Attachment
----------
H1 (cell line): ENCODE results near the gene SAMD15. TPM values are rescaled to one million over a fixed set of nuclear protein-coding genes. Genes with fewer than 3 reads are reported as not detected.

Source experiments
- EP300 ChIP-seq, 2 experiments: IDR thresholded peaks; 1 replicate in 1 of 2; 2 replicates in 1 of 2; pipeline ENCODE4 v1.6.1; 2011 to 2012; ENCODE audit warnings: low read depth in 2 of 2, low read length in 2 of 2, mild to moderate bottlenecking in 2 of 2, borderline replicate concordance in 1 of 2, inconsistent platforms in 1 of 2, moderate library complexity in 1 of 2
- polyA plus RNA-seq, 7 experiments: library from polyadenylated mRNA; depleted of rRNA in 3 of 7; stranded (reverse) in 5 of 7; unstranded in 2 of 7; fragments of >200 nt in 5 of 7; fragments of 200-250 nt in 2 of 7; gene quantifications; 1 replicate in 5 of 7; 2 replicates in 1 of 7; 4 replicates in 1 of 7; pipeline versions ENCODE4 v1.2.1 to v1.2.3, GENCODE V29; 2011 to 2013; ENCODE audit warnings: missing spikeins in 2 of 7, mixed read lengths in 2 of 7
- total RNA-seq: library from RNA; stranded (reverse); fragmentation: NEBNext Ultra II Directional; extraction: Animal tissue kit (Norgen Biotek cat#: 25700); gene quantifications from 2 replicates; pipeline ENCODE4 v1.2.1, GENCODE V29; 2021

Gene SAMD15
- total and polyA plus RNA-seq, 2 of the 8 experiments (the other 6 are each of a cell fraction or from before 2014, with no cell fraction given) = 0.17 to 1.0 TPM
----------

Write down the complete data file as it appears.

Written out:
H1 (cell line): ENCODE results near the gene SAMD15. TPM values are rescaled to one million over a fixed set of nuclear protein-coding genes. Genes with fewer than 3 reads are reported as not detected.

Source experiments
- EP300 ChIP-seq, 2 experiments: IDR thresholded peaks; 1 replicate in 1 of 2; 2 replicates in 1 of 2; pipeline ENCODE4 v1.6.1; 2011 to 2012; ENCODE audit warnings: low read depth in 2 of 2, low read length in 2 of 2, mild to moderate bottlenecking in 2 of 2, borderline replicate concordance in 1 of 2, inconsistent platforms in 1 of 2, moderate library complexity in 1 of 2
- polyA plus RNA-seq, 7 experiments: library from polyadenylated mRNA; depleted of rRNA in 3 of 7; stranded (reverse) in 5 of 7; unstranded in 2 of 7; fragments of >200 nt in 5 of 7; fragments of 200-250 nt in 2 of 7; gene quantifications; 1 replicate in 5 of 7; 2 replicates in 1 of 7; 4 replicates in 1 of 7; pipeline versions ENCODE4 v1.2.1 to v1.2.3, GENCODE V29; 2011 to 2013; ENCODE audit warnings: missing spikeins in 2 of 7, mixed read lengths in 2 of 7
- total RNA-seq: library from RNA; stranded (reverse); fragmentation: NEBNext Ultra II Directional; extraction: Animal tissue kit (Norgen Biotek cat#: 25700); gene quantifications from 2 replicates; pipeline ENCODE4 v1.2.1, GENCODE V29; 2021

Gene SAMD15
- total and polyA plus RNA-seq, 2 of the 8 experiments (the other 6 are each of a cell fraction or from before 2014, with no cell fraction given) = 0.17 to 1.0 TPM